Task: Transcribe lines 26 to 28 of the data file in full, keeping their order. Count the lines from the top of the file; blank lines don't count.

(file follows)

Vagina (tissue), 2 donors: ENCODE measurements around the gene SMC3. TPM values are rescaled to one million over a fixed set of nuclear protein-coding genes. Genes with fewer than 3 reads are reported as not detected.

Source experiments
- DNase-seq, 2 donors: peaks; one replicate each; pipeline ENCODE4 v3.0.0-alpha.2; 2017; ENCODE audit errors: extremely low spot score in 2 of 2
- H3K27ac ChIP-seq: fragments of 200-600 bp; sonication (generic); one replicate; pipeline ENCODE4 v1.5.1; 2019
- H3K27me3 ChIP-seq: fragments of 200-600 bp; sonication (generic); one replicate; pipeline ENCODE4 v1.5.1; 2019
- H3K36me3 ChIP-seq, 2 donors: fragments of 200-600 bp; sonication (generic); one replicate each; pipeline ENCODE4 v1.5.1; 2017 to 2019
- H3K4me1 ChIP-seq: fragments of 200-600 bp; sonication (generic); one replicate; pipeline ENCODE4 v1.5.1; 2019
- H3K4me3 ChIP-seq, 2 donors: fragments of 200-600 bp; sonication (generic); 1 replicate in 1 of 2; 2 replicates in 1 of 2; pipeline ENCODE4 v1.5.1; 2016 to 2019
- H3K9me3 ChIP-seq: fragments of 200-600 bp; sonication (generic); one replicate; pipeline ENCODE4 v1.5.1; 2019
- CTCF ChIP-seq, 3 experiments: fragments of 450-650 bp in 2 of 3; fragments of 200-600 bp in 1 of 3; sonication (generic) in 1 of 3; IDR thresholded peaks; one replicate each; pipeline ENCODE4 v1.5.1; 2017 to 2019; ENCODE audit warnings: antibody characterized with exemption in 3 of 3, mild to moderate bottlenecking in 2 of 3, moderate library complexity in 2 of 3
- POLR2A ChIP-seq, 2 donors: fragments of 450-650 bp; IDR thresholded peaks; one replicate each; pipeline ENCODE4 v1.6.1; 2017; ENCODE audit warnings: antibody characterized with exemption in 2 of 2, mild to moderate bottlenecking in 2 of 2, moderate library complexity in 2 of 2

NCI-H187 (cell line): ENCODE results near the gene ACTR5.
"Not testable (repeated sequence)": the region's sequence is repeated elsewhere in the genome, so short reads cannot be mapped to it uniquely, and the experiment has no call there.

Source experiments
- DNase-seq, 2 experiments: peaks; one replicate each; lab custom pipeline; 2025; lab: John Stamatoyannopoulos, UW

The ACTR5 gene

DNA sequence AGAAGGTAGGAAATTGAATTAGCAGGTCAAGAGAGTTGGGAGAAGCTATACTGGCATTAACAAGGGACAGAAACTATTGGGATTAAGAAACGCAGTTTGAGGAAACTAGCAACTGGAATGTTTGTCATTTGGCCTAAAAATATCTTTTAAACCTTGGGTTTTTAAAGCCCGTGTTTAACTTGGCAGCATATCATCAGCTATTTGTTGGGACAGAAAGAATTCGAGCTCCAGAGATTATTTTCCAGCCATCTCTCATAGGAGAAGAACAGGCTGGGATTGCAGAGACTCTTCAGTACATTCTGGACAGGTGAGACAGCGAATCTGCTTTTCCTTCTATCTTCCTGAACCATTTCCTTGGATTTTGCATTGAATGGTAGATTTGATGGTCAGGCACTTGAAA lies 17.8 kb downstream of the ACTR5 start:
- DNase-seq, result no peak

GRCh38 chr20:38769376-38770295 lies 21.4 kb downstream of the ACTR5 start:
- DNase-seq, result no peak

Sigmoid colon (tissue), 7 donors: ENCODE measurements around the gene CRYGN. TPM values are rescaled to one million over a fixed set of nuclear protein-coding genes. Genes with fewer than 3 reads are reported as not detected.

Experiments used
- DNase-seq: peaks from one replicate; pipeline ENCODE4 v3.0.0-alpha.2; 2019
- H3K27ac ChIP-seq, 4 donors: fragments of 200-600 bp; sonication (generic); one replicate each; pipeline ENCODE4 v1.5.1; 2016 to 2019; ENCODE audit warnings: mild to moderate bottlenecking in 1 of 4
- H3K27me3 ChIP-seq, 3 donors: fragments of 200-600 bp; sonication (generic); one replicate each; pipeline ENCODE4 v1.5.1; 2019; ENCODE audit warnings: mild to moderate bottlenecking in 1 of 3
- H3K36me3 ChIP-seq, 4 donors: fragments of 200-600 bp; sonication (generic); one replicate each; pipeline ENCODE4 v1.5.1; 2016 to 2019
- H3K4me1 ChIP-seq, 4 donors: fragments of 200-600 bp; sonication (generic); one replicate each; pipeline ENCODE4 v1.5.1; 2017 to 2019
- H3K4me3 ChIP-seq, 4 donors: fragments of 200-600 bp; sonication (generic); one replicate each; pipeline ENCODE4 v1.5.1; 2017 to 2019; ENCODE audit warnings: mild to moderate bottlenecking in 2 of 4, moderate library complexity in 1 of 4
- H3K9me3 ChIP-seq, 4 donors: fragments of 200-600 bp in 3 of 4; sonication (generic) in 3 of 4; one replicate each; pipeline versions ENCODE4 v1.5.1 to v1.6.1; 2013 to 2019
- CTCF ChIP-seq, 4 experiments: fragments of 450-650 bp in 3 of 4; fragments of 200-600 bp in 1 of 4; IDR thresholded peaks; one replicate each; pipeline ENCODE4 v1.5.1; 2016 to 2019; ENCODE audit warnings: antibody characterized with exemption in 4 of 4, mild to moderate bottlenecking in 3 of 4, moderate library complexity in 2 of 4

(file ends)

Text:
- H3K36me3 ChIP-seq, 4 donors: fragments of 200-600 bp; sonication (generic); one replicate each; pipeline ENCODE4 v1.5.1; 2016 to 2019
- H3K4me1 ChIP-seq, 4 donors: fragments of 200-600 bp; sonication (generic); one replicate each; pipeline ENCODE4 v1.5.1; 2017 to 2019
- H3K4me3 ChIP-seq, 4 donors: fragments of 200-600 bp; sonication (generic); one replicate each; pipeline ENCODE4 v1.5.1; 2017 to 2019; ENCODE audit warnings: mild to moderate bottlenecking in 2 of 4, moderate library complexity in 1 of 4